With The Beggar’s Opera, Gay invented a new form, the ballad opera, and the daring mixture of caustic political satire, well-loved popular tunes, and a story of crime and betrayal set in the urban underworld of prostitutes and thieves was an overnight sensation.
By Matthew Kennedy
The 5 December 2013 live broadcast of The Sound of Music became a ratings giant despite withering reviews from armchair critics everywhere. “Hate watchers” Twittered their derision with relish, while NBC laughed all the way to the bank. What was the draw?
Celebrate Halloween with Shakespeare and Oxford Scholarly Editions Online (OSEO)! Test your knowledge on which characters disguise themselves, what the witches say around their cauldron, why ghosts haunt the living, and who plays tricks in the night …
By Jill L. Levensen
In its fall preview issue for 2013 (dated 2-9 September), New York magazine lists Romeo and Juliet with other films opening on 11 October 2013, and it comments: “Julian Fellowes (the beloved creator of Downton Abbey) tries to de-Luhrmann-ize this classic.” The statement makes two notable points.
By Philip Schwyzer
What are we going to do with Richard III? More than a year after his bones were unearthed in Leicester, the last Plantagenet king is still waiting for a resting place.
By Hester Lees-Jefferies
Last month I sat in my favourite theatre, the Swan in Stratford-upon-Avon, watching Michael Fentiman’s excellent Royal Shakespeare Company production of Titus Andronicus. Titus is one of my favourite plays, loose and messy, blackly comic and oddly beautiful.
In Anything Goes, Broadway historian Ethan Mordden takes us on a tour of the history of Broadway musicals over the past 100 years. From classical shows to Bernadette Peter’s recent turn in the 2011 production of Follies, take a tour of the evolution of the musical through the years and “all that jazz” that is has captivated audiences for ages.
By Jessica Barbour
In a Reddit AMA session a few months ago, Bryan Cranston was asked when he thought his character on Breaking Bad broke bad. His response: “My feeling is that Walt broke bad in the very first episode. It was very subtle but he did because that’s when he decided to become someone that he’s not in order to gain financially. He made the Faustian deal at that point and everything else was a slippery slope.”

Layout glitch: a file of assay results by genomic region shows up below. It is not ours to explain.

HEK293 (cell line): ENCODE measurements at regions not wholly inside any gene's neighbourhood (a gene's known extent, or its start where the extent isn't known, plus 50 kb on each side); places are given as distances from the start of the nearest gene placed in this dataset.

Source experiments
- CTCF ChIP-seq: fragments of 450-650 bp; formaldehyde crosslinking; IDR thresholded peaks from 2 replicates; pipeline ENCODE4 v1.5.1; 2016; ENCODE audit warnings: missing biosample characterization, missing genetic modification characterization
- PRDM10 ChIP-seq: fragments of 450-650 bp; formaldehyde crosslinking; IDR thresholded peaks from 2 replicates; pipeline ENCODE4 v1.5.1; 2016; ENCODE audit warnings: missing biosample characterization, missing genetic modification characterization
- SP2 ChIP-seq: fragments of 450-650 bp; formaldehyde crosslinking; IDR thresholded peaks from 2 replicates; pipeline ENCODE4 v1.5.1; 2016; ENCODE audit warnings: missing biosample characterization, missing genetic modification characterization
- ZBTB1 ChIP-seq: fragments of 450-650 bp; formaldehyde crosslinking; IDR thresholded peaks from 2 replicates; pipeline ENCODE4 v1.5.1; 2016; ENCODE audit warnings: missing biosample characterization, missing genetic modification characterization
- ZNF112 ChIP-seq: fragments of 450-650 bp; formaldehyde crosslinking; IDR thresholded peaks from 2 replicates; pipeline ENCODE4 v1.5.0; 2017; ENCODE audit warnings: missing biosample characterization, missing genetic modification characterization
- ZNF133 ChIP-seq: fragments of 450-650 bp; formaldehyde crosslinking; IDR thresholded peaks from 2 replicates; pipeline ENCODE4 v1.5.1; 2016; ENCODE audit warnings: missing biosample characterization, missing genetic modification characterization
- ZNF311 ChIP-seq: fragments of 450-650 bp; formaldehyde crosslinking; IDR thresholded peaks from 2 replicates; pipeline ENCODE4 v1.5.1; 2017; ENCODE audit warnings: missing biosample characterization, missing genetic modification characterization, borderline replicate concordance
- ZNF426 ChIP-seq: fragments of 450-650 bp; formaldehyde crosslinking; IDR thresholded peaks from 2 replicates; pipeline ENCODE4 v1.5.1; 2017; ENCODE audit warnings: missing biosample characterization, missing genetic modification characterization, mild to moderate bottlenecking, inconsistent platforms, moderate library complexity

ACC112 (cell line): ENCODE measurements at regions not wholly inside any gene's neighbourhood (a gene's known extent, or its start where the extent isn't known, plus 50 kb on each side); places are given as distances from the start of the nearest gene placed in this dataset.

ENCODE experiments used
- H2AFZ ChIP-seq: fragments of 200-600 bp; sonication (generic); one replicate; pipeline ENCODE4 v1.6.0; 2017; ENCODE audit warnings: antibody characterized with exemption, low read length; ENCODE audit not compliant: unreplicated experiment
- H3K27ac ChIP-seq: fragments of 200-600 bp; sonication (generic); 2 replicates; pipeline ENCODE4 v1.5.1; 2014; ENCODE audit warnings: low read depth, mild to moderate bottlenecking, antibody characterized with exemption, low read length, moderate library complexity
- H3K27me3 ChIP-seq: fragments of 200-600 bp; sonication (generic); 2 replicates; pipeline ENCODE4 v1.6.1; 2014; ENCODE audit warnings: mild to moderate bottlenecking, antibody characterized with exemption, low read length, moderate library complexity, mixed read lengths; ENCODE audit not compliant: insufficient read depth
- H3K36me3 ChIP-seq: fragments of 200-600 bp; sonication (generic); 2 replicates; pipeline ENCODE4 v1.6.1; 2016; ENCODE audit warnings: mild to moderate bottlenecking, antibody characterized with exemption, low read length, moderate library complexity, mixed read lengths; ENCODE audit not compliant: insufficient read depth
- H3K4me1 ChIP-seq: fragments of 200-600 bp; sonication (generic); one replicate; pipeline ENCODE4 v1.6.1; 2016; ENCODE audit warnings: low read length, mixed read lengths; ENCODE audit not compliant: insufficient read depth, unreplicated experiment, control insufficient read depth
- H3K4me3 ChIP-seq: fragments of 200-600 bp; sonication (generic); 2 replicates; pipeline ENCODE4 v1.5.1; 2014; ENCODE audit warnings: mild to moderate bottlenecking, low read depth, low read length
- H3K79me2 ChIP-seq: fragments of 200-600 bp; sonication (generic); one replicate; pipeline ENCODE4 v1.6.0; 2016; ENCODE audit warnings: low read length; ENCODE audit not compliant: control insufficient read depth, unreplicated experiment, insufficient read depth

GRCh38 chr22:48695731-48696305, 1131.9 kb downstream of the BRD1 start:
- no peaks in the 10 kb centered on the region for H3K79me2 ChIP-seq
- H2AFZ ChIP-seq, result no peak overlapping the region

By Gus Gallagher
In the Autumn of 2011 I found myself at something of a loose end in the beautiful city of Tbilisi, Georgia, working with the Marjanishvili Theatre there on a production of Captain Corelli’s Mandolin. Unsure of what my next project might be, my attention turned to an old love, Shakespeare’s Henry V.
By Douglas Bruster
Why should we think that Shakespeare wrote lines first published in the 1602 quarto of The Spanish Tragedy, a then-classic play by his deceased contemporary Thomas Kyd? Our answer starts 180 years ago, when Samuel Taylor Coleridge—author of ‘Kubla Khan’ and The Rime of the Ancient Mariner—said he heard Shakespeare in this material.
By Daniel Parker
It’s that time of year again; Edinburgh is ablaze with art, theatre and music from around the world. For the month of August, Edinburgh is the culture capital of the world, as thousands of musicians, street-performers, actors, comedians, authors, and artists demonstrate their art at various venues across the city. Listed in Who’s Who and Who Was Who are some of the most famous names to have performed at the festival since its inception in 1947.
By James Steichen
When the Metropolitan Opera launched its high-definition broadcast initiative in 2006, hopes were very high. The basic concept was simple: the Met would offer live cinema broadcasts of its Saturday matinee performances to a network of movie theaters around the country.
By Scott Trudell
In the opening shots of Vince Gilligan’s Breaking Bad, a pair of khaki pants is suspended, for a tranquil moment, in the desert air. The pants are then unceremoniously run over by an RV methamphetamine lab with two murdered bodies in back. When the camper crashes into a ditch, the driver Walter White (played by Bryan Cranston) gets out.
By Elizabeth Kendall
A hundred years ago in the summer of 1913, nine-year-old George Balanchine, then Georgi Balanchivadze, spent the last moments of normal childhood — in the country, in the forest by a lake — before he was abruptly brought back to St. Petersburg.
The International Festival of Ancient Greek Drama held annually in Cyprus during the month of July. Since its beginning in 1996, the festival has reimagined performances from the great Ancient Greek playwrights, so we dug into J.C. McKeown’s A Cabinet of Greek Curiosities for some of the lesser known facts about Ancient Greek theatre.
By Keith Johnston
Comedy is having a bit of a cultural moment. Everywhere you turn people seem to be writing seriously about comedians and the art of comedy. Tina Fey and Caitlin Moran are credited with setting the agenda for pop feminism, Marc Maron is hailed as a pioneer of new media journalism, Louis CK is mentioned in the same breath as Truffaut, and Tig Notaro is regarded as an “icon”…